The Pas is a town in Manitoba, Canada, located in Division No. 21, Manitoba in the Northern Region, some 630 kilometres northwest of the provincial capital, Winnipeg, near the border of Saskatchewan. It is sometimes still called Paskoyac by locals. That was the official name of the town until it was incorporated in 1912 and its name was changed. The word "Paskoyac" comes from the European transliteration "O'Paskoyac", an attempt to render phonetically the Opaskwayak Cree Nation.
Known as "The Gateway to the North", The Pas is a multi-industry northern Manitoba town serving a district population of over 15,000 (including the Opaskwayak Cree Nation). The main components of the region's economy are agriculture, forestry, commercial fishing, tourism, transportation, and services (especially health and education). The main employer is a paper and lumber mill operated by Tolko Industries. The Pas contains one of the two main campuses of the University College of the North.
The Pas is bordered by the Rural Municipality of Kelsey, as well as part of the Opaskwayak Cree Nation.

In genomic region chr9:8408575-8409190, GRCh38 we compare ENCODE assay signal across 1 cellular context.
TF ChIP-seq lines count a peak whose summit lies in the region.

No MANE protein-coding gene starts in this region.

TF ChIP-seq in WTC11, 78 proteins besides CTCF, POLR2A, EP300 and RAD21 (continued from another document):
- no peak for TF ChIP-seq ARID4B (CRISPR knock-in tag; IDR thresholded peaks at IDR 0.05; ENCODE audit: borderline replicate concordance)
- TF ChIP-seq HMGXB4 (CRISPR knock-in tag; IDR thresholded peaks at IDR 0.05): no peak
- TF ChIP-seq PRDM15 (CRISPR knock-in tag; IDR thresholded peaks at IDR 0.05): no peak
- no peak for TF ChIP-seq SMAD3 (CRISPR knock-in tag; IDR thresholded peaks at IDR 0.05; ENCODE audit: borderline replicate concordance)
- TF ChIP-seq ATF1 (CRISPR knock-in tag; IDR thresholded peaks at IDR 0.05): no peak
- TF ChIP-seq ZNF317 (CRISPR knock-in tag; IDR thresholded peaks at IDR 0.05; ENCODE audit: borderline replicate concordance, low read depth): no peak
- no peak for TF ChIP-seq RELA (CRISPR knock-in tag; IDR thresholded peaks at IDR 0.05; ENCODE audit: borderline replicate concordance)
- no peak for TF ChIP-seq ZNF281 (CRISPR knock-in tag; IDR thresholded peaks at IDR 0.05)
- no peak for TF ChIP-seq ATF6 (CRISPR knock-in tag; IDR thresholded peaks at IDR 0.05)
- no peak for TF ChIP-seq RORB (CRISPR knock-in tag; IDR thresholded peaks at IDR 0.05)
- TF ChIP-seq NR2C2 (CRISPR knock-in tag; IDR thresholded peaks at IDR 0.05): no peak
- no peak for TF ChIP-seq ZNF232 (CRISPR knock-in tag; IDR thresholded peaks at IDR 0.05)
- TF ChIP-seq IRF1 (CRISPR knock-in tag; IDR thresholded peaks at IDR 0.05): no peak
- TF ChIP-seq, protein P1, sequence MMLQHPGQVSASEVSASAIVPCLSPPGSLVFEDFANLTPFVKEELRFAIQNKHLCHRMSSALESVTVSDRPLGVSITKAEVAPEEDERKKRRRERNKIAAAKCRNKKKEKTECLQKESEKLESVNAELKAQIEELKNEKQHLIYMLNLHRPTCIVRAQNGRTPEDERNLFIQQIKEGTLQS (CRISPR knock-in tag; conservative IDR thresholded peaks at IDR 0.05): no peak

The area's original inhabitants were the Cree. They are thought to have migrated from the southeastern prairies over 9000 years ago.
The first European recorded to encounter the Cree here was Henry Kelsey, an employee of the Hudson's Bay Company. He travelled through the area between 1690 and 1692 on his way to the Canadian prairies.
During the years of New France, La Vérendrye, the first western military commander, directed the construction of Fort Pascoyac near here. It was named after the Opaskwayak Cree nation, or their word pasquia meaning "wooded narrows".
For years the settlement was called Pascoyac, sometimes shortened to Le Pas. The Town of The Pas was incorporated in 1912. The area today is composed of three distinct communities: The Town of The Pas, the Opaskwayak Cree Nation, and the Rural Municipality of Kelsey.
The history of the city and the region may be seen at the Sam Waller Museum, located in the old courthouse in downtown The Pas.
Thanks for sending this link .... a wonderful clean crisp time capsule. I will definitely put the link on our site and will plug it in our next issue. Are there also links for Flin Flon and Thompson? Craig Oliver no less! Thanks again.
Flin Flon, Manitoba
Tel: (204) 687-5411
Fax: (204) 687-3280
Hello Mr. Williston.
Thank you very much for your email. I have been away on vacation or would have sent you my thanks earlier.
I will pass along the information to my contacts here. There’s quite a debate about where our name came from, so it should be interesting.
Thanks for thinking of us.
Director, External Relations
University College of the North